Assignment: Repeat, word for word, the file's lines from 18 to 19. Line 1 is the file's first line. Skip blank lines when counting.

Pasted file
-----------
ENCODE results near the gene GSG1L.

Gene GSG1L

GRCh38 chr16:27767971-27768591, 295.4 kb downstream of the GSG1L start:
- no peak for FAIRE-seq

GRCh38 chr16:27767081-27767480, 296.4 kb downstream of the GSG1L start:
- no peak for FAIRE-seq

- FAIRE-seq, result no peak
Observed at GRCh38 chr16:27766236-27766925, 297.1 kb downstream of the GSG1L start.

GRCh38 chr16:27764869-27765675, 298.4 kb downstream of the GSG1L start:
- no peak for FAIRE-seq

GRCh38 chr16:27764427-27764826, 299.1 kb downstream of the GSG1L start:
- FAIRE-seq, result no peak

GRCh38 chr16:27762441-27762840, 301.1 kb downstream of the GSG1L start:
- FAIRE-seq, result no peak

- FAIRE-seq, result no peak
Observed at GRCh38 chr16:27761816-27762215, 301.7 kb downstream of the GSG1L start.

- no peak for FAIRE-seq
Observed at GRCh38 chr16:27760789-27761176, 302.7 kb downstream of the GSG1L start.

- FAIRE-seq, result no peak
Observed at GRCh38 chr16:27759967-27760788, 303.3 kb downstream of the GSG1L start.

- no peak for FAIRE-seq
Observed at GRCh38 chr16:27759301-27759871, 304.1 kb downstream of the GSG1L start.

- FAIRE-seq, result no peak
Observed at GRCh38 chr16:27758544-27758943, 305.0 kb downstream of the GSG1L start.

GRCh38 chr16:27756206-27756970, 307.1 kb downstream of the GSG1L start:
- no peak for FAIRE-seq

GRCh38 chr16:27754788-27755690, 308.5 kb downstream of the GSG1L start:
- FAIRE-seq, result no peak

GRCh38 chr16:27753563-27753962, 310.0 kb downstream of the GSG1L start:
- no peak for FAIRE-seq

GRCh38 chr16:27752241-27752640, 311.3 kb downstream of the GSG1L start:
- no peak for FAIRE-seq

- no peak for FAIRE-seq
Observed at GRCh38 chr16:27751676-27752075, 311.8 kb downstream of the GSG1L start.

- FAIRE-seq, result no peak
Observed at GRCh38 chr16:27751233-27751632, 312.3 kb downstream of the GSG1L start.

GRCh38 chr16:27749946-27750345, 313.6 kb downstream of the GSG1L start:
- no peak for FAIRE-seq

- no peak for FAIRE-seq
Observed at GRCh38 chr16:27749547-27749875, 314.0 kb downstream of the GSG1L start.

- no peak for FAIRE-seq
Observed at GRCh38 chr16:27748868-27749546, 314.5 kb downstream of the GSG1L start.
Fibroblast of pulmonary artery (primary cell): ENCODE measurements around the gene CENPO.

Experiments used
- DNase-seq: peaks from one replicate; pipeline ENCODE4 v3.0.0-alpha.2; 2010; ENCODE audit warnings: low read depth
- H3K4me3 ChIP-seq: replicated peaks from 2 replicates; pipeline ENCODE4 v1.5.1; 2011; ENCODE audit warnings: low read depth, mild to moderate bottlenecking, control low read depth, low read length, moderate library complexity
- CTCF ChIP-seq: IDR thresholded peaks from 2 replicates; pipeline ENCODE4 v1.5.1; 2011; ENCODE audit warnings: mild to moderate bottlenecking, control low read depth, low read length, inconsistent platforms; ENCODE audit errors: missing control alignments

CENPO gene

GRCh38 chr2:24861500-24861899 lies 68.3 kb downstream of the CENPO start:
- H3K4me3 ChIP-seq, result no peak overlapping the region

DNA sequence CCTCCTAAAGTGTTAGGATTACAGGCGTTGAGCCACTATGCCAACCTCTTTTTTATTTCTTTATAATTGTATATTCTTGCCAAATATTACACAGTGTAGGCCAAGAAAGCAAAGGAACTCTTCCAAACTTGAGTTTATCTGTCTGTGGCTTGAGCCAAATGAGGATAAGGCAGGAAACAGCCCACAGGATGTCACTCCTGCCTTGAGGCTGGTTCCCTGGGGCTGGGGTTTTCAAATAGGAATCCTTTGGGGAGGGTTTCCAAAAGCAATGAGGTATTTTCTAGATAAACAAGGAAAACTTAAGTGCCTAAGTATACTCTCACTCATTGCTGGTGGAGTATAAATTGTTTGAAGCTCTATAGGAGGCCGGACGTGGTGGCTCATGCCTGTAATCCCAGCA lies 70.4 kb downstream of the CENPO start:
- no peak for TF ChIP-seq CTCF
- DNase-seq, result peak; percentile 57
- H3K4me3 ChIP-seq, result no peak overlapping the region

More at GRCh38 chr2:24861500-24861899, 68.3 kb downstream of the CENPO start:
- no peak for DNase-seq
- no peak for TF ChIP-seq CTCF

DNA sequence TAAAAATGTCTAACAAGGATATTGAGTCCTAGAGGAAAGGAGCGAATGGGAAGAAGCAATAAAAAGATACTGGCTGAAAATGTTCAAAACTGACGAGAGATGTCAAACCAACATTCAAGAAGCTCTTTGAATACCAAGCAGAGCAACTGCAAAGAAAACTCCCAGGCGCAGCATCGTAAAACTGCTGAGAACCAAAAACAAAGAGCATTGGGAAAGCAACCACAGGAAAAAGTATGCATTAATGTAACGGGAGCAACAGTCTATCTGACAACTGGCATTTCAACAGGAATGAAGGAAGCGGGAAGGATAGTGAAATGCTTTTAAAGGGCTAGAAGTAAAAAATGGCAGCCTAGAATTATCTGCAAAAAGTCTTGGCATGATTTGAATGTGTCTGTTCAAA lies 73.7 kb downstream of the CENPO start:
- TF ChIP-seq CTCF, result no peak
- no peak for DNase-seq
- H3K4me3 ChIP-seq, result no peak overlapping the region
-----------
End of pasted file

Observed at GRCh38 chr16:27760789-27761176, 302.7 kb downstream of the GSG1L start.

- FAIRE-seq, result no peak